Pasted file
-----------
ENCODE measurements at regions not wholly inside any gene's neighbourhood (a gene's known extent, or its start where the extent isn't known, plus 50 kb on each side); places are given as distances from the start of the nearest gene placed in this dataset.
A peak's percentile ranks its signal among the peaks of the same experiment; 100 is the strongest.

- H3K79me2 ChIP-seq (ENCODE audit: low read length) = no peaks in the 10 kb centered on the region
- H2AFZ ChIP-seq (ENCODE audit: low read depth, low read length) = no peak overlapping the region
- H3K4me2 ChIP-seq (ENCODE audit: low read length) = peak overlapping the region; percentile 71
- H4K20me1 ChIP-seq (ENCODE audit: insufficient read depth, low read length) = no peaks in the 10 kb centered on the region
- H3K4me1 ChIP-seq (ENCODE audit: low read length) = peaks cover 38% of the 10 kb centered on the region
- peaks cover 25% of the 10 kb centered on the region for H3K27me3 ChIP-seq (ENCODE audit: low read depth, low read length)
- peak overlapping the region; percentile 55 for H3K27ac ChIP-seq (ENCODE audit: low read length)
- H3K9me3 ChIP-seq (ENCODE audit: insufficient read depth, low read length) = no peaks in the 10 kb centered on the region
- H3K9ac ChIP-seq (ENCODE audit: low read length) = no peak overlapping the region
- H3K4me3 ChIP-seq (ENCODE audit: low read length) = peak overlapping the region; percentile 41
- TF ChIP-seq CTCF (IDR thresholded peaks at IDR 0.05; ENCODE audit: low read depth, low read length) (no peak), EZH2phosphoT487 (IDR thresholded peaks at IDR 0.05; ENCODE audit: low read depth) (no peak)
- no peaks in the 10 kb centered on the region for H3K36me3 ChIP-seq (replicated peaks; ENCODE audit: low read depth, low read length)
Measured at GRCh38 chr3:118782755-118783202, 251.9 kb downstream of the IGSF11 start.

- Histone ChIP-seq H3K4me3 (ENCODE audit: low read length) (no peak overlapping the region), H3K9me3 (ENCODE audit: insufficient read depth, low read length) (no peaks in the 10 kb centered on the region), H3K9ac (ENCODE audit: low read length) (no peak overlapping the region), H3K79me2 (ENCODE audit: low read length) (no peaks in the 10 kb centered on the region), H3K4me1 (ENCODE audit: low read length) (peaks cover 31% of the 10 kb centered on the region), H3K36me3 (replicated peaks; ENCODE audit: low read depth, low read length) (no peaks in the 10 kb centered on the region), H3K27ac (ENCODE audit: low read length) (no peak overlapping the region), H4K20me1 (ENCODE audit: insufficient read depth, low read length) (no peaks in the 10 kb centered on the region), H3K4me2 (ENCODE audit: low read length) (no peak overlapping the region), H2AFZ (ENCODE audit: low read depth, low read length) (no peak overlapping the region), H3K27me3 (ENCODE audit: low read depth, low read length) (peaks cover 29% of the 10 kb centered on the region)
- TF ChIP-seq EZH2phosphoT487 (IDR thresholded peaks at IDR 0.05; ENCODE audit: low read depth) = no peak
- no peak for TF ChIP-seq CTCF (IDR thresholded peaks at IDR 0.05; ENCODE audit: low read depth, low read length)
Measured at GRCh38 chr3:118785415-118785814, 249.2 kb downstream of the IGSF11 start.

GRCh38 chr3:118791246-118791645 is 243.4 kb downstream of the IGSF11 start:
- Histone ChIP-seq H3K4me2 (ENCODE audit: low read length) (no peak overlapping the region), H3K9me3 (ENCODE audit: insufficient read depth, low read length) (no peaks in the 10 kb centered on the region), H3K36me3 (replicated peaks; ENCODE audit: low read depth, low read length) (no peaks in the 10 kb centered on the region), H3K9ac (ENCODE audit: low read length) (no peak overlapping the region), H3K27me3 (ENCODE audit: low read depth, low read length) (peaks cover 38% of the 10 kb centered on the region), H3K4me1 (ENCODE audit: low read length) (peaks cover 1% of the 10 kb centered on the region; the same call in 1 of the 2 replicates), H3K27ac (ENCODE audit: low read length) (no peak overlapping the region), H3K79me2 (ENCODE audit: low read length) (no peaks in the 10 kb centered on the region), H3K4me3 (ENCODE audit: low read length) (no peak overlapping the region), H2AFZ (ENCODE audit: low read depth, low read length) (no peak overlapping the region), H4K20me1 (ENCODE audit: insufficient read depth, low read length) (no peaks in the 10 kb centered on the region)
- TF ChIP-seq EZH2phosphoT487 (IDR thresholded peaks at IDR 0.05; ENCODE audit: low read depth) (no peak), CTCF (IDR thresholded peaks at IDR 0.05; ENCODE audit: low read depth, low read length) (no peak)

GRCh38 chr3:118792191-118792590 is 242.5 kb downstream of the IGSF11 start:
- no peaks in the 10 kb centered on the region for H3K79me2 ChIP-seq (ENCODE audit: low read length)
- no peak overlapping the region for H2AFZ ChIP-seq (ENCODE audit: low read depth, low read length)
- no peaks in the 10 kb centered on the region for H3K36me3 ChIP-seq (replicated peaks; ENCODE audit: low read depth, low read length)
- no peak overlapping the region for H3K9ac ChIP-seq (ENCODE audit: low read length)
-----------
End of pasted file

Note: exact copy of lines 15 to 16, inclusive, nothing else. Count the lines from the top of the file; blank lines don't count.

Measured at GRCh38 chr3:118782755-118783202, 251.9 kb downstream of the IGSF11 start.

- Histone ChIP-seq H3K4me3 (ENCODE audit: low read length) (no peak overlapping the region), H3K9me3 (ENCODE audit: insufficient read depth, low read length) (no peaks in the 10 kb centered on the region), H3K9ac (ENCODE audit: low read length) (no peak overlapping the region), H3K79me2 (ENCODE audit: low read length) (no peaks in the 10 kb centered on the region), H3K4me1 (ENCODE audit: low read length) (peaks cover 31% of the 10 kb centered on the region), H3K36me3 (replicated peaks; ENCODE audit: low read depth, low read length) (no peaks in the 10 kb centered on the region), H3K27ac (ENCODE audit: low read length) (no peak overlapping the region), H4K20me1 (ENCODE audit: insufficient read depth, low read length) (no peaks in the 10 kb centered on the region), H3K4me2 (ENCODE audit: low read length) (no peak overlapping the region), H2AFZ (ENCODE audit: low read depth, low read length) (no peak overlapping the region), H3K27me3 (ENCODE audit: low read depth, low read length) (peaks cover 29% of the 10 kb centered on the region)